A Boer family watches their homestead burn, an example of the scorched earth policy practiced by the British army during the Second Boer War
British General Lord Kitchener conducted a scorched-earth policy against the Transvaal, reminiscent of the American Union army in Georgia and the Shenandoah Valley, by burning the fields, crops and homes of the Boer farm families. His added touch of seizing their families and incarcerating them in concentration camps succeeded in convincing the commandoes to surrender, as well as resulting in the killing off of thousands of civilians through starvation and disease in the cooped up camps.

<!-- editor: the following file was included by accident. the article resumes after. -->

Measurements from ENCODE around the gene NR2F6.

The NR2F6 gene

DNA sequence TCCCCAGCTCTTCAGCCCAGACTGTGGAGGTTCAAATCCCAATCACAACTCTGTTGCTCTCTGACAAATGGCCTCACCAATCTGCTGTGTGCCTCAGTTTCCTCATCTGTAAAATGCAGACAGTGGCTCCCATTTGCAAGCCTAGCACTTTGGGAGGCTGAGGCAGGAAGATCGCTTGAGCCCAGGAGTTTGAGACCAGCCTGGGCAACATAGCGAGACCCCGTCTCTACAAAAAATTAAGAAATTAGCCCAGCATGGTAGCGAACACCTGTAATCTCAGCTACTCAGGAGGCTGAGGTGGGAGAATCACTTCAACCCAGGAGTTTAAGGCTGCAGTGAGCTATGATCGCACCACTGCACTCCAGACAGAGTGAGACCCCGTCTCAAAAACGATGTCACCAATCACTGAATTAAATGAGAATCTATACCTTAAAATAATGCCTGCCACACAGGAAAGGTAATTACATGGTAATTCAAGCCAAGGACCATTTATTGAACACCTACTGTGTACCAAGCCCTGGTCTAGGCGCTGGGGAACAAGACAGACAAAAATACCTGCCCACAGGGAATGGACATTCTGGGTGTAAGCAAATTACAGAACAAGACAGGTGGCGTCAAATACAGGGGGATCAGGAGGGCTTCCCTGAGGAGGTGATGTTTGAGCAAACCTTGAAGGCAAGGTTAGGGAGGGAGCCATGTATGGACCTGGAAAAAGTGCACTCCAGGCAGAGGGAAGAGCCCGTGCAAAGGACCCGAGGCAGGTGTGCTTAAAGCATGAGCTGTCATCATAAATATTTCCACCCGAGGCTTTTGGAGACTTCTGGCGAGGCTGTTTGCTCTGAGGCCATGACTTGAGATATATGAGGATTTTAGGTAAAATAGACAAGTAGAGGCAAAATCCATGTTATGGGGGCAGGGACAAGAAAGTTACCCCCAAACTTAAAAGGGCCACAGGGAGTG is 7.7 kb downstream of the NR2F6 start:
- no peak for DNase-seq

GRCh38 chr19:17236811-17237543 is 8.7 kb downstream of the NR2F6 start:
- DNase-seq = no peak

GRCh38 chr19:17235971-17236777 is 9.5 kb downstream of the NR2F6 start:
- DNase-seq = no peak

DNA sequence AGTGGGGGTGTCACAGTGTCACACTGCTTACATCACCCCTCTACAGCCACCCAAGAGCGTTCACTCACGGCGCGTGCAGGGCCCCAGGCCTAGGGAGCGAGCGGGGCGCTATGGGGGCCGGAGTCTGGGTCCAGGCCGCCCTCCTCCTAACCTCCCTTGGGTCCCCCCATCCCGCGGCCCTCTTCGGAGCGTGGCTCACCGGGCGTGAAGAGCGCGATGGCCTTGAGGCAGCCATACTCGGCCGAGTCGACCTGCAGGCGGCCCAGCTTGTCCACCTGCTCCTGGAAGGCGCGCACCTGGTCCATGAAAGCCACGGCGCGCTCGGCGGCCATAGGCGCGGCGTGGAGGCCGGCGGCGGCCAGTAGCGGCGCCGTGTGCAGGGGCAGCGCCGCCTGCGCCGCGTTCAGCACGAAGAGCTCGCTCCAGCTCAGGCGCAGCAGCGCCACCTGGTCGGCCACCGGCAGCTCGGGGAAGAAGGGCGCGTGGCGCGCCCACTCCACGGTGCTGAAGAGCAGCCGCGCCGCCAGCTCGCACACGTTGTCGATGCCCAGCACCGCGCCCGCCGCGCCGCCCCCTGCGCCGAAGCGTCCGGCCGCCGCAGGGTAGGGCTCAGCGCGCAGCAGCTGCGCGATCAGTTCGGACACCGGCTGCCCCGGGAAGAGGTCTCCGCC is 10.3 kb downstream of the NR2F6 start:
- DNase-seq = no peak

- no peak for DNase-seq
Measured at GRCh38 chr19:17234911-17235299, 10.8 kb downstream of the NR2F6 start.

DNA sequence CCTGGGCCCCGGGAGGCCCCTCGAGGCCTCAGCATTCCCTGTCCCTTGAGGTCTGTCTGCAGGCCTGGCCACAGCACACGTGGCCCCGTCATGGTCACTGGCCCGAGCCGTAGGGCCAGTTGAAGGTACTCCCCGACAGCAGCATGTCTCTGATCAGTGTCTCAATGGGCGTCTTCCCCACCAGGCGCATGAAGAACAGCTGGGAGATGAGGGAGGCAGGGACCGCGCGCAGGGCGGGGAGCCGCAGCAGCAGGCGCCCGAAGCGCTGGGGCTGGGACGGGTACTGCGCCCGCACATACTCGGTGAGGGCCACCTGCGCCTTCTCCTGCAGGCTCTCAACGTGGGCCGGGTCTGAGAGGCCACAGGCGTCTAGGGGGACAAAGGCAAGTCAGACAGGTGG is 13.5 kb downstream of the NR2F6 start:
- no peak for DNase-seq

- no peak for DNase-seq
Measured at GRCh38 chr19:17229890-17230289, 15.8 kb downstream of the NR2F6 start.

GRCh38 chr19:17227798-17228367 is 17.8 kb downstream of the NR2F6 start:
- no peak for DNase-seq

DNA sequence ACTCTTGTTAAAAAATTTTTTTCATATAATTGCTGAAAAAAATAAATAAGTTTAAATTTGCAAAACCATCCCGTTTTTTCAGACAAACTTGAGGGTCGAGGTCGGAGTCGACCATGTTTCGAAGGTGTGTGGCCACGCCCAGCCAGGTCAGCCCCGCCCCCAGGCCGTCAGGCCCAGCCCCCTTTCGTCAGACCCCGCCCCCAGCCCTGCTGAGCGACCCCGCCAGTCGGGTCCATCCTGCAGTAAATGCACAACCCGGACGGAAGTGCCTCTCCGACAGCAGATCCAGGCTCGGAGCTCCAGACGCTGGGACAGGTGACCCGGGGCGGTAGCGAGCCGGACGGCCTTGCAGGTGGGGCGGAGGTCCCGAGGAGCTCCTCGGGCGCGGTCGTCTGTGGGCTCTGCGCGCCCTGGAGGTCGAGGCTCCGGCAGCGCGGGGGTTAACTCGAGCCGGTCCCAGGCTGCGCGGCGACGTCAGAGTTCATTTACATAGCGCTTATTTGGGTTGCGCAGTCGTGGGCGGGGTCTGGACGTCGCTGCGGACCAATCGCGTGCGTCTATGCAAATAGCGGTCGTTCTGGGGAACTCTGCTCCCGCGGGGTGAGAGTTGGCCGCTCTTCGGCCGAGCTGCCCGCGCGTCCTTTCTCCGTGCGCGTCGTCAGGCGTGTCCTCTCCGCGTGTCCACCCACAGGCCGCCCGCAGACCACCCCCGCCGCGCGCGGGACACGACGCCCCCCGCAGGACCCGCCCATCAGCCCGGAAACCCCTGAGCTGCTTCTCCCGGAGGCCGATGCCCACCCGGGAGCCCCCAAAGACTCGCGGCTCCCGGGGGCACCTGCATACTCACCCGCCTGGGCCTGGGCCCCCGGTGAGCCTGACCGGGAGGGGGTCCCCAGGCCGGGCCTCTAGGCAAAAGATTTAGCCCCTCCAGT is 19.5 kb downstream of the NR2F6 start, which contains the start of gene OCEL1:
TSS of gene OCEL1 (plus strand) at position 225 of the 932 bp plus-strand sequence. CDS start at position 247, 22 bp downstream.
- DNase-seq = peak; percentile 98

Boer women and children held in a British concentration camp during the Boer war
More than 26,000 Boer POWs were shipped to camps overseas in St. Helena, Ceylon, Bermuda, and India. The war finally ended in May of 1902, having brought a quarter million British troops into the fight. Volunteers from nine European countries fought for the Boers, though their governments did not officially side with President Kruger. The war brought death to about 300,000 horses as well as more than 30,000 women and children and at least 22,000 soldiers from all of the British Empire nations. It changed the political and national boundaries landscape of South Africa, and convinced the Boers to carry on war by diplomacy and pretended cultural amalgamation, from which they eventually took over political control later in the century. But that is another story